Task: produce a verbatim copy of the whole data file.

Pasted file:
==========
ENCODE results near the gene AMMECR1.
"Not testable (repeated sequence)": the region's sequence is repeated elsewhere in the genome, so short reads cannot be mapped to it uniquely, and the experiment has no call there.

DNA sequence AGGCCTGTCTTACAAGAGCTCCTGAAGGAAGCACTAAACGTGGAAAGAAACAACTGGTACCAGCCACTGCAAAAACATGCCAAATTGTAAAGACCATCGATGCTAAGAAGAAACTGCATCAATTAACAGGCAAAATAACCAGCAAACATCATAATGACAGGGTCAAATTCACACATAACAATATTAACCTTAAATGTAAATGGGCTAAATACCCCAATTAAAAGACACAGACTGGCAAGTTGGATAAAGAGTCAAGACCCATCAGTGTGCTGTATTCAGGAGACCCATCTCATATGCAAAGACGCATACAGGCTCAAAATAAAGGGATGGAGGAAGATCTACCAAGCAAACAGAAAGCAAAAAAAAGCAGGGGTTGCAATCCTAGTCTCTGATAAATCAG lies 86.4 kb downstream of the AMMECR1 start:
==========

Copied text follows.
ENCODE results near the gene AMMECR1.
"Not testable (repeated sequence)": the region's sequence is repeated elsewhere in the genome, so short reads cannot be mapped to it uniquely, and the experiment has no call there.

DNA sequence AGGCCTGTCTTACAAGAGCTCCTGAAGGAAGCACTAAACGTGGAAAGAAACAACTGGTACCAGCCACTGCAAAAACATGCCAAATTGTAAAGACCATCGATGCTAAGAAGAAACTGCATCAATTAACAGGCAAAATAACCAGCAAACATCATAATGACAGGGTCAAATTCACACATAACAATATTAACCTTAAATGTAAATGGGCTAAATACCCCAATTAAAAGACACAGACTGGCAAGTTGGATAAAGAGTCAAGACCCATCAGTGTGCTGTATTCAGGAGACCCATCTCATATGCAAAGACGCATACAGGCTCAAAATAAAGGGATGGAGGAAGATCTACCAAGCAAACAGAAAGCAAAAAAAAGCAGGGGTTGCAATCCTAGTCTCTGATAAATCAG lies 86.4 kb downstream of the AMMECR1 start: